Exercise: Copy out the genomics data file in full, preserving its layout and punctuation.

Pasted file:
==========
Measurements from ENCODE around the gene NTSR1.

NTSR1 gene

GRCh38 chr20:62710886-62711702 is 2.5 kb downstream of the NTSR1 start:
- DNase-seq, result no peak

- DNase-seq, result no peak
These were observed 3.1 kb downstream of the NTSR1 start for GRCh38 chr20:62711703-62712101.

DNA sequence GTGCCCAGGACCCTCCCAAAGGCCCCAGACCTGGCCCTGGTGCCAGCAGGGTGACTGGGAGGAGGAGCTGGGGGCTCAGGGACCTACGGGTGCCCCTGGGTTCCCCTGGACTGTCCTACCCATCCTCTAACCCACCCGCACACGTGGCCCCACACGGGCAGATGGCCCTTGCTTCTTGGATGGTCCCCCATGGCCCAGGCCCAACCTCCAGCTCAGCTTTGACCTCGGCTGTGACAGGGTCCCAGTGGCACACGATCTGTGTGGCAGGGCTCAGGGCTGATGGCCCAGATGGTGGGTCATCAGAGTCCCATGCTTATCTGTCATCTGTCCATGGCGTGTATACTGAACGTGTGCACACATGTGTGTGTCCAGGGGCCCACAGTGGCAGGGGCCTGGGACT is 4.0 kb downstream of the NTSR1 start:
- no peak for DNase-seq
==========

Measurements from ENCODE around the gene NTSR1.

NTSR1 gene

GRCh38 chr20:62710886-62711702 is 2.5 kb downstream of the NTSR1 start:
- DNase-seq, result no peak

- DNase-seq, result no peak
These were observed 3.1 kb downstream of the NTSR1 start for GRCh38 chr20:62711703-62712101.

DNA sequence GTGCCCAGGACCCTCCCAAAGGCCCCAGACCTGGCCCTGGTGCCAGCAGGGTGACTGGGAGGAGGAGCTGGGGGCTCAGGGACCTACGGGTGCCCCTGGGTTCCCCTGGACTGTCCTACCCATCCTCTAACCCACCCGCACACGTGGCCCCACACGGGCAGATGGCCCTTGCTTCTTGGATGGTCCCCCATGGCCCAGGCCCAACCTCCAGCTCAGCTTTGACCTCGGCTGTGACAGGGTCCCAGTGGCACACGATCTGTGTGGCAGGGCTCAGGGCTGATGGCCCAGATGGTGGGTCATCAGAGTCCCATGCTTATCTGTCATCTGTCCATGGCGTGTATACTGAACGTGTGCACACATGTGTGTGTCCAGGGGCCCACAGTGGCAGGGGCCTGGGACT is 4.0 kb downstream of the NTSR1 start:
- no peak for DNase-seq